Sunday, November 20, 2011
Christ the Non-Conformist King
We are reaching the end of Pentecost and the Church calendar year culminating in what is called, "Christ the King" Sunday. It is the time when we reflect that Christ's kingship is not like any others. He never drew a sword or went into a battle. He preferred to assert his rule through being who he was and encouraging those around him to follow his example. He gets killed for this, but not even death could conquer him. And, as evidenced today by how many still revere his name, he continues to prove that he has risen, and is still beckoning us to live in the way he was teaching us: love one another, build each other up, lend a hand to someone in need. And love yourself remembering that you are loved by God first.
It is a day of great joy and celebration as we prepare for the entry of Christ into the world on December 25th. And then the journey begins in earnest as the baby grows up into the man who is the redeemer of the world.
As I reflect on the readings in the lectionary, especially the gospel lesson from Matthew 25, I considered the common theme of searching out the lost and lonely, giving wisdom to those who stay in relationship with God, and noting that those who are in right relationship with God are the ones who treat the least among their society with dignity and respect. I put those insights along side what is happening in the world today, especially with our treatment of the transgender communities and those who don't conform to gender "norms." We have a long way to go toward fully living up to the commandment to love one another as Christ loved us. Remember, Christ was a king who did not beat or kill anyone. When confronted by someone who was "other" in his First Century society, Christ the King often times behaved in a way that some of his contemporaries might not have thought was fitting of a King. If the Sadducces had had the term, they might have called him, "queer" and not because he was funny looking!
And that is one of the reasons I value Christ. For one who was a man, he had an ability and a desire to see women respected and gave them close access to him. Women were his messengers to the disciples when he rose from the dead. Mary sat at his feet learning. Countless women and men with disabilities became able through contact with Christ and are held up by the evangelists as evidence of the ministry Jesus was doing on earth. He was a man in physical appearance, but he was non-conforming. He was an outward and visible sign of a man with a very different inward and spiritual grace.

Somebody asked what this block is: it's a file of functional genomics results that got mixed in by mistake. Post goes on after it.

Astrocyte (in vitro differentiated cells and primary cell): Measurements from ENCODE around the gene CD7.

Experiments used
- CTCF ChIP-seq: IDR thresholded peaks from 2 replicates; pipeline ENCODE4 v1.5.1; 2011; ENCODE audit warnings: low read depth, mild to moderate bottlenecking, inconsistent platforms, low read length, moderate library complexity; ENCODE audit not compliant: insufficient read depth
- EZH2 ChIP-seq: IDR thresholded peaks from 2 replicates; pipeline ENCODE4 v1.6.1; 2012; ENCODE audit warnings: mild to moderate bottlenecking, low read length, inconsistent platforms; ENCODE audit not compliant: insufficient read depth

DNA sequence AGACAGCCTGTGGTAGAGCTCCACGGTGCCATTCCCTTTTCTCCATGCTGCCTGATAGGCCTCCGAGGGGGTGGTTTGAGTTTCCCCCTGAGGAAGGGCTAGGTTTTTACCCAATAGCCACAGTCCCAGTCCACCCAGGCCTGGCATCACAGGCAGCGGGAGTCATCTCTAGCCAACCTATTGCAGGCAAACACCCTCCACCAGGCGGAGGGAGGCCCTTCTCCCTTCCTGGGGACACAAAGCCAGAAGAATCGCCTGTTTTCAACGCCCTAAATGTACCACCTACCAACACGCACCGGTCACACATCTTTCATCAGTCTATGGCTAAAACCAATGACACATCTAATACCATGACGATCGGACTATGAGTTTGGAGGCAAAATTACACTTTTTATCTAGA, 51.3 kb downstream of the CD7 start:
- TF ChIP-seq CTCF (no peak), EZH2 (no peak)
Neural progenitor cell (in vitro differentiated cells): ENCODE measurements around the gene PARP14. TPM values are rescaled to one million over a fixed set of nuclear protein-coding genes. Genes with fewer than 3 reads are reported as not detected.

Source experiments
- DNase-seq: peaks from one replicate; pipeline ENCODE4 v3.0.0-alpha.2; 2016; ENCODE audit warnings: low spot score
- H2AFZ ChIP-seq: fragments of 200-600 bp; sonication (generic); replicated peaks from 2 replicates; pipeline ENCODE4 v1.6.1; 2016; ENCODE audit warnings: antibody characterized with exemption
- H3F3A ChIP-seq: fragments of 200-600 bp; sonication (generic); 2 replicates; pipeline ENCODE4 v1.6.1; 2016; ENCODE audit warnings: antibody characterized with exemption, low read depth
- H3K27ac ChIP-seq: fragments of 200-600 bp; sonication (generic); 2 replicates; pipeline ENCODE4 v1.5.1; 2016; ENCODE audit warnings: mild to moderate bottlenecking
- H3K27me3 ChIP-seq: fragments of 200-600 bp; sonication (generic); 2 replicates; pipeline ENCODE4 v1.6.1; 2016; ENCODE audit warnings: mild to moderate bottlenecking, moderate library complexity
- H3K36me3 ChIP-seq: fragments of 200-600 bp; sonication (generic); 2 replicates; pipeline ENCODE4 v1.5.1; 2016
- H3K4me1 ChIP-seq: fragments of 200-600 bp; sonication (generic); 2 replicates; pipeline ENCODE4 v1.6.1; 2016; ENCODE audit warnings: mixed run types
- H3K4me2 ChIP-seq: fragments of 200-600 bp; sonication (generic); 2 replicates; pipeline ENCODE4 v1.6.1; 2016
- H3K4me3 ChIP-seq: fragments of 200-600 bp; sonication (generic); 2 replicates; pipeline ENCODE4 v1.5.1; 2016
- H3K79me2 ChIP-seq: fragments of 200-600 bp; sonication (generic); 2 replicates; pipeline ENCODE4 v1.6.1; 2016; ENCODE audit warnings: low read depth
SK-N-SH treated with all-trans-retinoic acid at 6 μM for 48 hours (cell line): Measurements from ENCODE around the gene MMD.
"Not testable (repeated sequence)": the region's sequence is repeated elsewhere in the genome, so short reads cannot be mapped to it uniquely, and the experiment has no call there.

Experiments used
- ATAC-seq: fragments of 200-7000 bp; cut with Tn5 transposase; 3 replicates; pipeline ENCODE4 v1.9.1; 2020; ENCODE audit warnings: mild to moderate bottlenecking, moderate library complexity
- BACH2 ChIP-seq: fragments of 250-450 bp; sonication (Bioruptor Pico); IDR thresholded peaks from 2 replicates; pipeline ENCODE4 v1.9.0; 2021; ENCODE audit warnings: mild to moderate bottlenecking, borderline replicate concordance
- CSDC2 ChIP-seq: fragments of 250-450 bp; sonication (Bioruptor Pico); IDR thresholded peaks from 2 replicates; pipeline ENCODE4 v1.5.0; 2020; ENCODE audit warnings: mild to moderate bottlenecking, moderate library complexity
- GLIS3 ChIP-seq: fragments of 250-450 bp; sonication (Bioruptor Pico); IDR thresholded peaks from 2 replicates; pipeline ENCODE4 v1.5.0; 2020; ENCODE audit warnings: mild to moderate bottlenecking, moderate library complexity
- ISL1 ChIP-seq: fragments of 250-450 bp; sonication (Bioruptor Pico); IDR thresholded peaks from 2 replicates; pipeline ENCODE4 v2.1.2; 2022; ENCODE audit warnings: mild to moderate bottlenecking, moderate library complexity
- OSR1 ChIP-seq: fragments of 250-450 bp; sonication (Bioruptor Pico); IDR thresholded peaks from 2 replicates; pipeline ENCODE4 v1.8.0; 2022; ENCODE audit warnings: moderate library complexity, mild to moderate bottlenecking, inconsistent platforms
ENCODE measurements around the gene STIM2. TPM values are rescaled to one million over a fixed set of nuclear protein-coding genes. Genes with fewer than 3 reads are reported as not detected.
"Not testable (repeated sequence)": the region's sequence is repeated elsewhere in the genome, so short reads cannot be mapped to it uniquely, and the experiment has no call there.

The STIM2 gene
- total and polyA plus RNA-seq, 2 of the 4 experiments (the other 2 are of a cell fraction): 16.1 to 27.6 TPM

I have said to people that I believe God is transgender. In fact, God transcends all our perceptions of what gender is or should be. The construct of male-female is so limiting. I see God as having no discernible human form; hence can have a gender that is fluid and at-ease in all genders. It is this DNA that lived in the male body of Christ that I believe gave him the extraordinary ability to be with men and women fully and equally and treat them with dignity no matter their human condition. As such, I imagine Christ would not flinch upon meeting someone trans, nor would he have had a problem with the "ma'am" or "sir" pleasantries. He would have loved them and included them in his royal court of those in need of some kindness.
Today, many of us in the LGBT community are pausing to remember the violence committed against our transgender friends. Those who would commit such hateful acts as burning people to death, or beating them with fists or clubs, clearly have never met the king who said that those who fed the hungry, welcomed the stranger, clothed the naked, took care of the sick, and visited the prisoner were the righteous in the sight of God. That king is unambiguous about this message of love. And this king will gather the sheep left shivering for wont of shelter from a society hostile to differences.